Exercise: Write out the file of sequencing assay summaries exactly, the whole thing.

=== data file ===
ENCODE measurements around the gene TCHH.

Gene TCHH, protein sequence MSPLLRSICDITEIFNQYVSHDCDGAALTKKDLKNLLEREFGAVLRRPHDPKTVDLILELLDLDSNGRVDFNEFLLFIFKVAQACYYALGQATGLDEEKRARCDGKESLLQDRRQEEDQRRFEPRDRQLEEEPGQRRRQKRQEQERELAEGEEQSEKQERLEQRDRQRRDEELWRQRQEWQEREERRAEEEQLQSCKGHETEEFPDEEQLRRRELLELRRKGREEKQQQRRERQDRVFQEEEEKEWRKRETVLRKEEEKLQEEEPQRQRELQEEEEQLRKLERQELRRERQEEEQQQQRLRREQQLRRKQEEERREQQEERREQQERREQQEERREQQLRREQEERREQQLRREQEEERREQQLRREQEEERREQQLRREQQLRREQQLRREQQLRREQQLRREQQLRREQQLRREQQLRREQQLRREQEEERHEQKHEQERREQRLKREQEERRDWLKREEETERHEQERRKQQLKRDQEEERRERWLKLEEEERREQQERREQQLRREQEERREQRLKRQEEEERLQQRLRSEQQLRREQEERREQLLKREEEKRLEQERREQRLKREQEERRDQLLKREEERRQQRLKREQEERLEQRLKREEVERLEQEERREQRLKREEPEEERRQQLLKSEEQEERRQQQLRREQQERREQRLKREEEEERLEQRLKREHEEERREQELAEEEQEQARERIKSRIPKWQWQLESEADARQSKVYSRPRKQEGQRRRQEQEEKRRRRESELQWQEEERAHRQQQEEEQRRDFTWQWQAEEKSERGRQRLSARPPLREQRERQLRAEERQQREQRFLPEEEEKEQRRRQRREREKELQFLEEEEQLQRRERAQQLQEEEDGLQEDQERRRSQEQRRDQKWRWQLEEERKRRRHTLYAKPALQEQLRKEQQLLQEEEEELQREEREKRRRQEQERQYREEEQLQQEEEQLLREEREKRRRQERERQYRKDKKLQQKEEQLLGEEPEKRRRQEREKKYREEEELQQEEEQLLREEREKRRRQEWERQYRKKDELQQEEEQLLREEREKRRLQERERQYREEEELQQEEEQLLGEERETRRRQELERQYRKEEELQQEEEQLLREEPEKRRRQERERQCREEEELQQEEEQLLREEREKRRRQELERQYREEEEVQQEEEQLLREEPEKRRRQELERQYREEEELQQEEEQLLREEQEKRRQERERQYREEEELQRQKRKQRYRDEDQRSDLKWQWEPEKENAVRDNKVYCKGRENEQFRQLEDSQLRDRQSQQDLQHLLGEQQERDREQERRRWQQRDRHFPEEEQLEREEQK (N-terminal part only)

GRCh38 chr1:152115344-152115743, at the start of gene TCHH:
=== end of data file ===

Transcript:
ENCODE measurements around the gene TCHH.

Gene TCHH, protein sequence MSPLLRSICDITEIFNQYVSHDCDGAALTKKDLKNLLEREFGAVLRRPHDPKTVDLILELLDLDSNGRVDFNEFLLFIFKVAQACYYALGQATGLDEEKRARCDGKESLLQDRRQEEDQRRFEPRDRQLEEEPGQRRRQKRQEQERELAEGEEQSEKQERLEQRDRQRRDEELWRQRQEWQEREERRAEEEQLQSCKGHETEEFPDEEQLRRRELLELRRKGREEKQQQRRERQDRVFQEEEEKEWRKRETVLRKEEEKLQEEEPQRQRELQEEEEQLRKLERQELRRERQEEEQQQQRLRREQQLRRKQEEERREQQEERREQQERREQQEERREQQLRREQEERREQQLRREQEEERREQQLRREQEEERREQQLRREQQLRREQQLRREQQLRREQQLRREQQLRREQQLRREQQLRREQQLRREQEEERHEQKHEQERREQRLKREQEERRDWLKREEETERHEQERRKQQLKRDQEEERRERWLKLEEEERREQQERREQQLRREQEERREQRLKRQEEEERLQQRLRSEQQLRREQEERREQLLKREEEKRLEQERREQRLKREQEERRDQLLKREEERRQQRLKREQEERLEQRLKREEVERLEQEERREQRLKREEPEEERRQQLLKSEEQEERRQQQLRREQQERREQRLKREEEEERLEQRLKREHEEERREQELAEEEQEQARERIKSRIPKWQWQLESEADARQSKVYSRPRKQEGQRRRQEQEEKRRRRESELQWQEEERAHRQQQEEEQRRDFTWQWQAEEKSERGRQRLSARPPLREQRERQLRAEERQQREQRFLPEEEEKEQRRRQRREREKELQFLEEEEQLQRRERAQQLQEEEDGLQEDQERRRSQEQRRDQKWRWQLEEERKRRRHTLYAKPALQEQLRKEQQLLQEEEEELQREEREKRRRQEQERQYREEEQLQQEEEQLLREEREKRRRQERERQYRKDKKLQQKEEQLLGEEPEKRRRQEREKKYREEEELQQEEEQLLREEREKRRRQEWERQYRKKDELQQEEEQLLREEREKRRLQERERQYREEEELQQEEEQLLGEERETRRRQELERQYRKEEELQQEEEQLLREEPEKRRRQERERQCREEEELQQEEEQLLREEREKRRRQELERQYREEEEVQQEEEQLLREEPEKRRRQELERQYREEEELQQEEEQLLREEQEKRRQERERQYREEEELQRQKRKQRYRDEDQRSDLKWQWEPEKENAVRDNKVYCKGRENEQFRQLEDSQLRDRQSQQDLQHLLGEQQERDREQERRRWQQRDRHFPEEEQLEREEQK (N-terminal part only)

GRCh38 chr1:152115344-152115743, at the start of gene TCHH: